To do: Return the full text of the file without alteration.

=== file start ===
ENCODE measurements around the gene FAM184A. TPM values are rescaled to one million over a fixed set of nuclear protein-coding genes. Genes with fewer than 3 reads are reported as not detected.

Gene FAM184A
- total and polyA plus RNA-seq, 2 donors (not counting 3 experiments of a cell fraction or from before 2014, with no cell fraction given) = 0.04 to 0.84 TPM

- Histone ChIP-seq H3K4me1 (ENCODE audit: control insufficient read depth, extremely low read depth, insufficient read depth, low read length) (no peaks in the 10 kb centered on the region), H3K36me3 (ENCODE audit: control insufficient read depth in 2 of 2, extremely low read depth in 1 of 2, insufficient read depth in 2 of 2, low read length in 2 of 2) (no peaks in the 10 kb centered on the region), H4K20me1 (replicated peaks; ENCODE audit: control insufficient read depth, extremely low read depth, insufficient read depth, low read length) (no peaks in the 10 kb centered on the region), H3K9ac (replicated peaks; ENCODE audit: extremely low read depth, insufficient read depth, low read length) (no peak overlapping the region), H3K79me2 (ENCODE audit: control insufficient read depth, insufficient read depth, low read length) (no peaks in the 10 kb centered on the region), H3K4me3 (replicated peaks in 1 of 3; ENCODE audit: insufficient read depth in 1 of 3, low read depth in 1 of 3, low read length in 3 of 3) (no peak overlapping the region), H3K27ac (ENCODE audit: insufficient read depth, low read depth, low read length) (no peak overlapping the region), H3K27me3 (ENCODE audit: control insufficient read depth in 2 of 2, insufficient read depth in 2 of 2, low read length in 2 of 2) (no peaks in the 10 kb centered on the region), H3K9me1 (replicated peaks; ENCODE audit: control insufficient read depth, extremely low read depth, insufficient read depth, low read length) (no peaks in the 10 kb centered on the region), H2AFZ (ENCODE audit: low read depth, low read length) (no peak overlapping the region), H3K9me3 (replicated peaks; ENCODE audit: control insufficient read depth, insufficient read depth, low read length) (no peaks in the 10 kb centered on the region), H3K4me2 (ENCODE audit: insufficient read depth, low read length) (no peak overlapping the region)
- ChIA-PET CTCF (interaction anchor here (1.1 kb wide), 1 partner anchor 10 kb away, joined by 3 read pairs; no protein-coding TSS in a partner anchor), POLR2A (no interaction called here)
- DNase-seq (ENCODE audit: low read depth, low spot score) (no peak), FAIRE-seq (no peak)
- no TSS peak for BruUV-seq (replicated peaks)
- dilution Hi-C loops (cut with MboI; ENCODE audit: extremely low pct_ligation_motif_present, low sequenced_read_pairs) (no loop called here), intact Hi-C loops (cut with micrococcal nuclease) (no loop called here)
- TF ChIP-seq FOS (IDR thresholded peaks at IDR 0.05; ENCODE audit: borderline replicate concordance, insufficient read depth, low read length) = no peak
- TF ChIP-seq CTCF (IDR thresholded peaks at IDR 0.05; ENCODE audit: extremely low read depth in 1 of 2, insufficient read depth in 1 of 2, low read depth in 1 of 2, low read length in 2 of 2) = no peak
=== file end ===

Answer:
ENCODE measurements around the gene FAM184A. TPM values are rescaled to one million over a fixed set of nuclear protein-coding genes. Genes with fewer than 3 reads are reported as not detected.

Gene FAM184A
- total and polyA plus RNA-seq, 2 donors (not counting 3 experiments of a cell fraction or from before 2014, with no cell fraction given) = 0.04 to 0.84 TPM

- Histone ChIP-seq H3K4me1 (ENCODE audit: control insufficient read depth, extremely low read depth, insufficient read depth, low read length) (no peaks in the 10 kb centered on the region), H3K36me3 (ENCODE audit: control insufficient read depth in 2 of 2, extremely low read depth in 1 of 2, insufficient read depth in 2 of 2, low read length in 2 of 2) (no peaks in the 10 kb centered on the region), H4K20me1 (replicated peaks; ENCODE audit: control insufficient read depth, extremely low read depth, insufficient read depth, low read length) (no peaks in the 10 kb centered on the region), H3K9ac (replicated peaks; ENCODE audit: extremely low read depth, insufficient read depth, low read length) (no peak overlapping the region), H3K79me2 (ENCODE audit: control insufficient read depth, insufficient read depth, low read length) (no peaks in the 10 kb centered on the region), H3K4me3 (replicated peaks in 1 of 3; ENCODE audit: insufficient read depth in 1 of 3, low read depth in 1 of 3, low read length in 3 of 3) (no peak overlapping the region), H3K27ac (ENCODE audit: insufficient read depth, low read depth, low read length) (no peak overlapping the region), H3K27me3 (ENCODE audit: control insufficient read depth in 2 of 2, insufficient read depth in 2 of 2, low read length in 2 of 2) (no peaks in the 10 kb centered on the region), H3K9me1 (replicated peaks; ENCODE audit: control insufficient read depth, extremely low read depth, insufficient read depth, low read length) (no peaks in the 10 kb centered on the region), H2AFZ (ENCODE audit: low read depth, low read length) (no peak overlapping the region), H3K9me3 (replicated peaks; ENCODE audit: control insufficient read depth, insufficient read depth, low read length) (no peaks in the 10 kb centered on the region), H3K4me2 (ENCODE audit: insufficient read depth, low read length) (no peak overlapping the region)
- ChIA-PET CTCF (interaction anchor here (1.1 kb wide), 1 partner anchor 10 kb away, joined by 3 read pairs; no protein-coding TSS in a partner anchor), POLR2A (no interaction called here)
- DNase-seq (ENCODE audit: low read depth, low spot score) (no peak), FAIRE-seq (no peak)
- no TSS peak for BruUV-seq (replicated peaks)
- dilution Hi-C loops (cut with MboI; ENCODE audit: extremely low pct_ligation_motif_present, low sequenced_read_pairs) (no loop called here), intact Hi-C loops (cut with micrococcal nuclease) (no loop called here)
- TF ChIP-seq FOS (IDR thresholded peaks at IDR 0.05; ENCODE audit: borderline replicate concordance, insufficient read depth, low read length) = no peak
- TF ChIP-seq CTCF (IDR thresholded peaks at IDR 0.05; ENCODE audit: extremely low read depth in 1 of 2, insufficient read depth in 1 of 2, low read depth in 1 of 2, low read length in 2 of 2) = no peak